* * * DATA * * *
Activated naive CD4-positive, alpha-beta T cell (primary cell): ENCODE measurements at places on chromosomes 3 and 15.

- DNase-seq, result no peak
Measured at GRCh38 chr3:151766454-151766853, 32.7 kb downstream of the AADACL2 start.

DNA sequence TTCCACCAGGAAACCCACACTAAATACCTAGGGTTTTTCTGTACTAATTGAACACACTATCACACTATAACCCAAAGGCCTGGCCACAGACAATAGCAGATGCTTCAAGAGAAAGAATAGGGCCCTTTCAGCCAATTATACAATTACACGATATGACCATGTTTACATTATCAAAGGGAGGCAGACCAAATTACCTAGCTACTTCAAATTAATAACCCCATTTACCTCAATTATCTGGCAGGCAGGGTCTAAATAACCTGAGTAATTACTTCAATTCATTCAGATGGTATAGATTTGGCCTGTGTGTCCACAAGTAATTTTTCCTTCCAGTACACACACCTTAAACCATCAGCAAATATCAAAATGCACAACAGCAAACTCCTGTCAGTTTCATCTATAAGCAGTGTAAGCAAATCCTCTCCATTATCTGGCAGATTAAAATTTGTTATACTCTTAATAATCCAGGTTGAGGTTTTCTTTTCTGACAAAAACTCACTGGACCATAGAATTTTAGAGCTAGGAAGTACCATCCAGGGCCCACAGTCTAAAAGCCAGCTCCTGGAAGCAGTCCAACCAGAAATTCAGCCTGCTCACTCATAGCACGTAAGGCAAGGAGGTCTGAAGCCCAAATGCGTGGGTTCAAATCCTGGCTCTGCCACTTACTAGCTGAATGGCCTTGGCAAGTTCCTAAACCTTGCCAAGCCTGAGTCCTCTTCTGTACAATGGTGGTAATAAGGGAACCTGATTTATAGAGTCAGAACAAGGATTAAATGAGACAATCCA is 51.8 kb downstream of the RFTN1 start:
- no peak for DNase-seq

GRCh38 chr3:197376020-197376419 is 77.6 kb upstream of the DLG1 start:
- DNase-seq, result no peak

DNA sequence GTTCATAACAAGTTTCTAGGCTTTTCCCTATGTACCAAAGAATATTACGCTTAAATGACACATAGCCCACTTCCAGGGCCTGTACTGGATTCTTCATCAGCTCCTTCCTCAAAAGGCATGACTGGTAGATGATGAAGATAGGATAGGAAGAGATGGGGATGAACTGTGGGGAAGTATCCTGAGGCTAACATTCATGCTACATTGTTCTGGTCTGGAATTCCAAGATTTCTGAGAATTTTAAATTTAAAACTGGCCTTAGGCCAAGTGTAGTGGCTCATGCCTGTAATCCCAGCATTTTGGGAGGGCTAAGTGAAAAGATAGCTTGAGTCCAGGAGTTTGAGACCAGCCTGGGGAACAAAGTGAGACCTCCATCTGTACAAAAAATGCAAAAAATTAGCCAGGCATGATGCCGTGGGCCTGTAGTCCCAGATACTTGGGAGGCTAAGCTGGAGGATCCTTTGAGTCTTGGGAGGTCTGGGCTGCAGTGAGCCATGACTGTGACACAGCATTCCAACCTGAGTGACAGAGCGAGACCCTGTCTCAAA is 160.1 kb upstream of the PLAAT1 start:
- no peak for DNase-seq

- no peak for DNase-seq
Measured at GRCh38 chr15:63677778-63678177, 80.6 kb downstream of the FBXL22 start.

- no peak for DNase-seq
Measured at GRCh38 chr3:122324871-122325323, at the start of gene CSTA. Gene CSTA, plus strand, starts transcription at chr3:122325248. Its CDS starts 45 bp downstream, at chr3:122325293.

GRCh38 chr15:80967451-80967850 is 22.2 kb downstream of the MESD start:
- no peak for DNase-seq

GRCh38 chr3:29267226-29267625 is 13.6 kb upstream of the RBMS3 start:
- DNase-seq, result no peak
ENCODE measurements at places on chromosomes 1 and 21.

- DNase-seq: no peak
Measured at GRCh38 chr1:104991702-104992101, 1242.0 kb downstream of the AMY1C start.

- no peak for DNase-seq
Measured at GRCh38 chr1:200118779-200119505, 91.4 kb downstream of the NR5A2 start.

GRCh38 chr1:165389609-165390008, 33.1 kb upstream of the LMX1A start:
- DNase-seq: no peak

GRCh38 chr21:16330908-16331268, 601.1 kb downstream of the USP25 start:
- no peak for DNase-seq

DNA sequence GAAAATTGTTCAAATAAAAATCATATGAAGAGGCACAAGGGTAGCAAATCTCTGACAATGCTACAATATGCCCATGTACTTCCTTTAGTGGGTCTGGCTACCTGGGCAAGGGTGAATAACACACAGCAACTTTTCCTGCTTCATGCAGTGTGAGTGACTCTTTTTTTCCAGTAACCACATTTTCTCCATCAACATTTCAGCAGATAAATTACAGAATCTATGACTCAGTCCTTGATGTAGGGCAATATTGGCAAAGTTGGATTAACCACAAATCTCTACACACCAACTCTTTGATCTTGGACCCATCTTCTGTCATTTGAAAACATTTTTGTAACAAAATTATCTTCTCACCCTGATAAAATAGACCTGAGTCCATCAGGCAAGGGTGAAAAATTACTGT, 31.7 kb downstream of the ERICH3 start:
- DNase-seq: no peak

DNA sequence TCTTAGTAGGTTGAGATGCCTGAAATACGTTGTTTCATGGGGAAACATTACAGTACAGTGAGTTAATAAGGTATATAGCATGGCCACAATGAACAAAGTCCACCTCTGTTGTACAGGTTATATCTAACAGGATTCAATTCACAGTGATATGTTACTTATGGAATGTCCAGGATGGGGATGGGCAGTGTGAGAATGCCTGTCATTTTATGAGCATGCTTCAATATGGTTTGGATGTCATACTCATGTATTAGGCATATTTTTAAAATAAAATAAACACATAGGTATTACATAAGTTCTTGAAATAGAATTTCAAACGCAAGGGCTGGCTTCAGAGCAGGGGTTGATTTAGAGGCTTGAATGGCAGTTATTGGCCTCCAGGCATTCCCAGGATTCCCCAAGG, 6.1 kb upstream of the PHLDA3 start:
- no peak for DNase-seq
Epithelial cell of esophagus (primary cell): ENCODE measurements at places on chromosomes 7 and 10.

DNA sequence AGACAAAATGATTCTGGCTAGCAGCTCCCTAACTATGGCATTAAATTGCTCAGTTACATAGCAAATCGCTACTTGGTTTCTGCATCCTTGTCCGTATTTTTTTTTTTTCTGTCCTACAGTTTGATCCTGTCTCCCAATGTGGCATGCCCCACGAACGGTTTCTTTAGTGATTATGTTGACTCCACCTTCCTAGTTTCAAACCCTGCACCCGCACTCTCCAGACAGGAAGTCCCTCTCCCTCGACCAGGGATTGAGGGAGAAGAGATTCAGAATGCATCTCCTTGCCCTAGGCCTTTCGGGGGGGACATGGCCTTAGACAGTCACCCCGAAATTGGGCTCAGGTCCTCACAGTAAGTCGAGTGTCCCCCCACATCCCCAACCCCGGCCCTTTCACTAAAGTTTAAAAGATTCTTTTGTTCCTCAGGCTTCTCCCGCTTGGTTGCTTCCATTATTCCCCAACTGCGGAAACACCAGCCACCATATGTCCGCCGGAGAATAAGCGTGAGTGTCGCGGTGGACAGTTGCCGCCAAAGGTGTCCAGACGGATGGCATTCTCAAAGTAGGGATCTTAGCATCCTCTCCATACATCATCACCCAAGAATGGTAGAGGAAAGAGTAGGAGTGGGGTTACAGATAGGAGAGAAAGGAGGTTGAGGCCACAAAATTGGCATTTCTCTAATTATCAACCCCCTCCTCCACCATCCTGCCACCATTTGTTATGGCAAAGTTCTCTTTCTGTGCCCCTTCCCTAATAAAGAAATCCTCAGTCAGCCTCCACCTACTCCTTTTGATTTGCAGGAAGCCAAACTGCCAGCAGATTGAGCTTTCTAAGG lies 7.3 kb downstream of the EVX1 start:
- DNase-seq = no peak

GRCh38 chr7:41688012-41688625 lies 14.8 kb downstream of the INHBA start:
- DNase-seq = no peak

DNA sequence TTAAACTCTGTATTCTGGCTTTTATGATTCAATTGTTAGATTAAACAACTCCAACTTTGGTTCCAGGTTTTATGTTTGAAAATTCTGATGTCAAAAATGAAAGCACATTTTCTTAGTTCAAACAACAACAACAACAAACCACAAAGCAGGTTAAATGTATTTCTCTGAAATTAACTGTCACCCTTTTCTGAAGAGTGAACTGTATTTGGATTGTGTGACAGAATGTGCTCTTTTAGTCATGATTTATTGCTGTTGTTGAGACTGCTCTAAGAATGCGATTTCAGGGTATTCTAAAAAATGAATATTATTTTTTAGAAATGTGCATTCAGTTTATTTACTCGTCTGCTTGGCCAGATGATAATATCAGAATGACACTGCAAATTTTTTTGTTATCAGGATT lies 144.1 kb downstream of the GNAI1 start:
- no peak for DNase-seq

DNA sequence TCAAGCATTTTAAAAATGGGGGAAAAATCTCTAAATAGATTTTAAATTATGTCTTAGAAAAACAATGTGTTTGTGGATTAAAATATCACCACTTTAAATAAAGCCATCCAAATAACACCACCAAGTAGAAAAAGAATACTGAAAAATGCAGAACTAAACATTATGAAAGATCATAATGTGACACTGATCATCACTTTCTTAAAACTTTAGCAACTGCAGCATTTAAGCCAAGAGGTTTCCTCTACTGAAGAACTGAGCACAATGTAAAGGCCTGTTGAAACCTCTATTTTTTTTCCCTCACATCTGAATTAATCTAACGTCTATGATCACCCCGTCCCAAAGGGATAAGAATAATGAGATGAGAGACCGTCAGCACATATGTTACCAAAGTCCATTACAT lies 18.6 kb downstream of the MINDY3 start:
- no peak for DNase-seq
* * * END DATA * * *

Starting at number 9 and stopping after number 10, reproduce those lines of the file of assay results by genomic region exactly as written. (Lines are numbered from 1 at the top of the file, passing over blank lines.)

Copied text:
- no peak for DNase-seq

- no peak for DNase-seq